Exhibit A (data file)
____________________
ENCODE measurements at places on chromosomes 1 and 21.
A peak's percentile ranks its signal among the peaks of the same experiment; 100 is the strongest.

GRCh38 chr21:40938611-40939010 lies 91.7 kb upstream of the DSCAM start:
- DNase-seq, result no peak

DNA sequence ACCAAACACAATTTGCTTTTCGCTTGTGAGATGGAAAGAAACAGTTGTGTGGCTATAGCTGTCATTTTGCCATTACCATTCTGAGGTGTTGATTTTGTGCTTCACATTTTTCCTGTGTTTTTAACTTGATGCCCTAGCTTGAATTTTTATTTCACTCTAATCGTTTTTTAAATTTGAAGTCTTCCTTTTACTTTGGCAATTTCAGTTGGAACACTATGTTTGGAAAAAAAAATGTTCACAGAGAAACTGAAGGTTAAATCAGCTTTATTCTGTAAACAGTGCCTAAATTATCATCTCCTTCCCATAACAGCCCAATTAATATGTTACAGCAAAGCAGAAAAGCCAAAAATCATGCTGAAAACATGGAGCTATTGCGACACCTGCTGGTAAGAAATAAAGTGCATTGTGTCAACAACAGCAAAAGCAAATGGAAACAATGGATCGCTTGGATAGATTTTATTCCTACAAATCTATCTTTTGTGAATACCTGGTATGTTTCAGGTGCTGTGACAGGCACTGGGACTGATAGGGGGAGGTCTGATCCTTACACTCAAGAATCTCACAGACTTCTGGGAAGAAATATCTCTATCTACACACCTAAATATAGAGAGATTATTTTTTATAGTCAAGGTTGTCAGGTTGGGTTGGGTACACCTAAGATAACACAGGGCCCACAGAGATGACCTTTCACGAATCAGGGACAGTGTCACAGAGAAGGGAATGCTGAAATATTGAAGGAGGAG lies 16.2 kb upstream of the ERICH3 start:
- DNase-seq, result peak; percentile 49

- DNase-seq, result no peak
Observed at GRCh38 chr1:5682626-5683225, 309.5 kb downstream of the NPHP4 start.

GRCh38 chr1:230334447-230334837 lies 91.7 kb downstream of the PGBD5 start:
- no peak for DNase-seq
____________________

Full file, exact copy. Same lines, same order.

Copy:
ENCODE measurements at places on chromosomes 1 and 21.
A peak's percentile ranks its signal among the peaks of the same experiment; 100 is the strongest.

GRCh38 chr21:40938611-40939010 lies 91.7 kb upstream of the DSCAM start:
- DNase-seq, result no peak

DNA sequence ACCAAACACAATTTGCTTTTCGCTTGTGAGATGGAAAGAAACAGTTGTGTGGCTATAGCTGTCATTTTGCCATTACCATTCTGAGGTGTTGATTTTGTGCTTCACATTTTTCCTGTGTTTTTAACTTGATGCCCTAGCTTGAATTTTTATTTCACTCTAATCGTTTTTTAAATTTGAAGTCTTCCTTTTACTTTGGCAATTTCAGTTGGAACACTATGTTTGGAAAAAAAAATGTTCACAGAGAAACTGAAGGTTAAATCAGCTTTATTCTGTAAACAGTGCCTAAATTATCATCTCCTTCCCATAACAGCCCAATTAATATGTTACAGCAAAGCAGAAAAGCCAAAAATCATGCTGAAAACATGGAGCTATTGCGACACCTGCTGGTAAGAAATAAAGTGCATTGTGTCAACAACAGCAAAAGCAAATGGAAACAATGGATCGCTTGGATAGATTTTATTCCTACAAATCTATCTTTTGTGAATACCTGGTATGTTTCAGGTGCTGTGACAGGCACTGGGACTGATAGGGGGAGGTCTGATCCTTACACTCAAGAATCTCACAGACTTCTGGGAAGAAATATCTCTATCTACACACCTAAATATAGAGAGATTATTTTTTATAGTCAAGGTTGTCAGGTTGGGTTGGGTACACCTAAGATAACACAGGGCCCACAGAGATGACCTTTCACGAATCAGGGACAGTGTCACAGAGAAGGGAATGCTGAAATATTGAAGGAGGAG lies 16.2 kb upstream of the ERICH3 start:
- DNase-seq, result peak; percentile 49

- DNase-seq, result no peak
Observed at GRCh38 chr1:5682626-5683225, 309.5 kb downstream of the NPHP4 start.

GRCh38 chr1:230334447-230334837 lies 91.7 kb downstream of the PGBD5 start:
- no peak for DNase-seq